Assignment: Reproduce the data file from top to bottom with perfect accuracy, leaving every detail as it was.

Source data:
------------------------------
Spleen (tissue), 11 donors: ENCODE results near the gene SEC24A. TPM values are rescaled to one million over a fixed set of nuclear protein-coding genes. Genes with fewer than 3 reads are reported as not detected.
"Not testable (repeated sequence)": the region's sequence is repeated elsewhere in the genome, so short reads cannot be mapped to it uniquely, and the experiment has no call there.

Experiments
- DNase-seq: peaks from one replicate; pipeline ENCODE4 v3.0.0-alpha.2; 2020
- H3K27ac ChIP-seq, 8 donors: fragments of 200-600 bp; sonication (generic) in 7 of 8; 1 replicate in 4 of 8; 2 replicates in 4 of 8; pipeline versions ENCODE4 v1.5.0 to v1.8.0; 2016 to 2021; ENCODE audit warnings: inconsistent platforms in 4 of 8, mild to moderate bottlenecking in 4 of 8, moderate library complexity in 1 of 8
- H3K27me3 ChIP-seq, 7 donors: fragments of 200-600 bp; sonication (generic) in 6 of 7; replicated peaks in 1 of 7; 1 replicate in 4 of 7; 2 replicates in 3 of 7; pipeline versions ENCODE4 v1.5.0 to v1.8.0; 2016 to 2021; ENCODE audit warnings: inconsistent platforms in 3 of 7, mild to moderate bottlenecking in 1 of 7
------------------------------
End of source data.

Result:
Spleen (tissue), 11 donors: ENCODE results near the gene SEC24A. TPM values are rescaled to one million over a fixed set of nuclear protein-coding genes. Genes with fewer than 3 reads are reported as not detected.
"Not testable (repeated sequence)": the region's sequence is repeated elsewhere in the genome, so short reads cannot be mapped to it uniquely, and the experiment has no call there.

Experiments
- DNase-seq: peaks from one replicate; pipeline ENCODE4 v3.0.0-alpha.2; 2020
- H3K27ac ChIP-seq, 8 donors: fragments of 200-600 bp; sonication (generic) in 7 of 8; 1 replicate in 4 of 8; 2 replicates in 4 of 8; pipeline versions ENCODE4 v1.5.0 to v1.8.0; 2016 to 2021; ENCODE audit warnings: inconsistent platforms in 4 of 8, mild to moderate bottlenecking in 4 of 8, moderate library complexity in 1 of 8
- H3K27me3 ChIP-seq, 7 donors: fragments of 200-600 bp; sonication (generic) in 6 of 7; replicated peaks in 1 of 7; 1 replicate in 4 of 7; 2 replicates in 3 of 7; pipeline versions ENCODE4 v1.5.0 to v1.8.0; 2016 to 2021; ENCODE audit warnings: inconsistent platforms in 3 of 7, mild to moderate bottlenecking in 1 of 7